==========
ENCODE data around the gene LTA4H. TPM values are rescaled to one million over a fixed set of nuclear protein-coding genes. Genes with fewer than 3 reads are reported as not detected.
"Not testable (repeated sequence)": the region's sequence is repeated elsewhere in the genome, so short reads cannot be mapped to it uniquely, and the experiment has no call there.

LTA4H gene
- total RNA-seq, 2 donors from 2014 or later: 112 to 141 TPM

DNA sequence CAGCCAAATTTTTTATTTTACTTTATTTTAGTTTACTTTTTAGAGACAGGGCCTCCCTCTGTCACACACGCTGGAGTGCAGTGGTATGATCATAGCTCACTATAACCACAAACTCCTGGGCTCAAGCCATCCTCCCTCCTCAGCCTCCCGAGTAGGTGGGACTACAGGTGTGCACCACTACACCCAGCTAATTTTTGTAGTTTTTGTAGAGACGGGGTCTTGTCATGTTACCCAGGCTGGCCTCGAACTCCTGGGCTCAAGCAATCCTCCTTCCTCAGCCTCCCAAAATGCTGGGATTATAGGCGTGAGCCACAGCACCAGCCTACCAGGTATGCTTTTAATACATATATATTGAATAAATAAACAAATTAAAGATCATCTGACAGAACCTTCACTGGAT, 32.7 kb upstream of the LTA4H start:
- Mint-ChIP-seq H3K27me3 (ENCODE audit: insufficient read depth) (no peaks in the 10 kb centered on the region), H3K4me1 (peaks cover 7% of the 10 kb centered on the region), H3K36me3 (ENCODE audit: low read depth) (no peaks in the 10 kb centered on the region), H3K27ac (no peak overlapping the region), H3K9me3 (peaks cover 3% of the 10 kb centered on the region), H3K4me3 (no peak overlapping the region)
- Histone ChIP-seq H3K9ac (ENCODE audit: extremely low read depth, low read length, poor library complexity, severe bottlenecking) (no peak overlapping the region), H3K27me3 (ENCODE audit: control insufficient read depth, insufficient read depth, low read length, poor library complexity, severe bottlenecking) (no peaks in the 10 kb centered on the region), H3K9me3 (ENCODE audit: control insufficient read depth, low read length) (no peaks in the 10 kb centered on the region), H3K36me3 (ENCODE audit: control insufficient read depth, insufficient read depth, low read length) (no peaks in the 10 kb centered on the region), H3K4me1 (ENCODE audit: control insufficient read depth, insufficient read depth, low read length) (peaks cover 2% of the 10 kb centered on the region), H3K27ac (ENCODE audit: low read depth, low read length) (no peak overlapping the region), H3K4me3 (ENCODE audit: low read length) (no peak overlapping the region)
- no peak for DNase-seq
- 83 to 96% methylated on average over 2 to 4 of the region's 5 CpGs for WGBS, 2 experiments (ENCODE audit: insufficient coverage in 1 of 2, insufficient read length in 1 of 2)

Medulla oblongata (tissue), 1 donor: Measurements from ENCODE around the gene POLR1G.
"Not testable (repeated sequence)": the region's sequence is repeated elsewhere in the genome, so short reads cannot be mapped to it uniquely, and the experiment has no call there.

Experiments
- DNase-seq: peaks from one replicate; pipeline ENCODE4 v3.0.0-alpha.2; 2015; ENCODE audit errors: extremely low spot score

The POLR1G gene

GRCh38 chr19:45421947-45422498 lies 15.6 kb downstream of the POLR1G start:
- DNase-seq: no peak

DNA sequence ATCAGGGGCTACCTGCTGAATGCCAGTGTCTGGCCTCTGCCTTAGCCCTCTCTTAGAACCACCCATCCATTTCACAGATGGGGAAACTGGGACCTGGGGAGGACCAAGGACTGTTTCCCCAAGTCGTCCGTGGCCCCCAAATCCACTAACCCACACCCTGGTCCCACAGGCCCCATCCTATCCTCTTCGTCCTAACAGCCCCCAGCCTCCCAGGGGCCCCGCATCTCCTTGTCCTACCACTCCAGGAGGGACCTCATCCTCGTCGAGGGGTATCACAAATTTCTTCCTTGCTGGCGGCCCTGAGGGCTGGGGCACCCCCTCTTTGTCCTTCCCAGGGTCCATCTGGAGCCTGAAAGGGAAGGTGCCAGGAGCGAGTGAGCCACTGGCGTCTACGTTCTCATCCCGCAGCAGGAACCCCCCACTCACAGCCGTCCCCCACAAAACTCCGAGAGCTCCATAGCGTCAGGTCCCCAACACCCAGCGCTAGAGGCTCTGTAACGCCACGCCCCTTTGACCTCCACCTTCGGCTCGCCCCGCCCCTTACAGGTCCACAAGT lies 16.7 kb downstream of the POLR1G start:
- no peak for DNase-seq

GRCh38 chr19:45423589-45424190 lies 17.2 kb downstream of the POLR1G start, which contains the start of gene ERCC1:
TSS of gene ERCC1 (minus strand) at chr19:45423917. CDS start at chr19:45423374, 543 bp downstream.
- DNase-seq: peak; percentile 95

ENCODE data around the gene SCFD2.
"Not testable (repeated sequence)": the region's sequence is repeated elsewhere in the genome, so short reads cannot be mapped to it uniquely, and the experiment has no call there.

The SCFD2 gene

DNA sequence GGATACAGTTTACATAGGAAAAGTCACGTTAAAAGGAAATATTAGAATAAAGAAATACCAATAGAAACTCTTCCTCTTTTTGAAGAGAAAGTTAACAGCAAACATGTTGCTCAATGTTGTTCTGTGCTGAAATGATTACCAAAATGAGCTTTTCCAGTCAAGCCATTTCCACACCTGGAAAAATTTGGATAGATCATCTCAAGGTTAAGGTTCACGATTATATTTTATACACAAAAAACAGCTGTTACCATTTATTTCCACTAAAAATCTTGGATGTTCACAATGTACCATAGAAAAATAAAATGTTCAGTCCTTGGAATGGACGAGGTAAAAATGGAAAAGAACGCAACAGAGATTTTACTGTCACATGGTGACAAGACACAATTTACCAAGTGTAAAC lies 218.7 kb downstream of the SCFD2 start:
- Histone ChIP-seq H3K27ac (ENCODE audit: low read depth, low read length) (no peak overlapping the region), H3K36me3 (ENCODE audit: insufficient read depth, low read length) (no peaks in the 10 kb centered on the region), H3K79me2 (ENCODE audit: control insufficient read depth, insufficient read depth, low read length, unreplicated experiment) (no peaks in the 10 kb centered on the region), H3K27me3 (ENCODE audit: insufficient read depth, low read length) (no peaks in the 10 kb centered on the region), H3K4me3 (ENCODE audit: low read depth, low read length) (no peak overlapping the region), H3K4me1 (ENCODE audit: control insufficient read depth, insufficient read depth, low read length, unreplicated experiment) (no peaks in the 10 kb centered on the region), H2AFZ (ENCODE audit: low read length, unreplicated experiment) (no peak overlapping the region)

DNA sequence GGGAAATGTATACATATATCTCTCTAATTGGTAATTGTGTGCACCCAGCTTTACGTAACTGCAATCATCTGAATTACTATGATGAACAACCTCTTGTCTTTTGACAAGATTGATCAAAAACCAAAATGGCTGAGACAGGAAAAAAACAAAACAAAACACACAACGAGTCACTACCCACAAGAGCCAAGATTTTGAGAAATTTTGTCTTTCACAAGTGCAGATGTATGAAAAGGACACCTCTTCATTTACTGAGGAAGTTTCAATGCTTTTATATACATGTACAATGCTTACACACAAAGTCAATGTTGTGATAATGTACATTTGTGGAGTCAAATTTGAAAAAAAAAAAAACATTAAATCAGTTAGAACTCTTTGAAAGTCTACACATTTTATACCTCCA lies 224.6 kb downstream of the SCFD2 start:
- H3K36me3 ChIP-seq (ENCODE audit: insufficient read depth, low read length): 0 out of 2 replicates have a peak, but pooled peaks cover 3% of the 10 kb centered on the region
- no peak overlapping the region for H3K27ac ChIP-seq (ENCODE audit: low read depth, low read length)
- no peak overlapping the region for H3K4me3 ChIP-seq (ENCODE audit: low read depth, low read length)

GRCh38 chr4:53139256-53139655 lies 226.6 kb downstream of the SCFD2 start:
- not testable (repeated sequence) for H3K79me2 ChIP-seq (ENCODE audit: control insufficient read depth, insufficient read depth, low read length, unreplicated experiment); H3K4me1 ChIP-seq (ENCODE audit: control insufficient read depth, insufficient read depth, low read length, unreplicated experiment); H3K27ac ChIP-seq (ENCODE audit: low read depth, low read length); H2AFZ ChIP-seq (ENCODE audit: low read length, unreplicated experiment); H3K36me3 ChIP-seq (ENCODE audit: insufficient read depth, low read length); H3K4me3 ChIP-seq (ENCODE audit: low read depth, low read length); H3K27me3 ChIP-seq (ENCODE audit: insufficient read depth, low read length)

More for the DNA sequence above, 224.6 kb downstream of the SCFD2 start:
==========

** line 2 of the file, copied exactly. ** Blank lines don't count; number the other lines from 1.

"Not testable (repeated sequence)": the region's sequence is repeated elsewhere in the genome, so short reads cannot be mapped to it uniquely, and the experiment has no call there.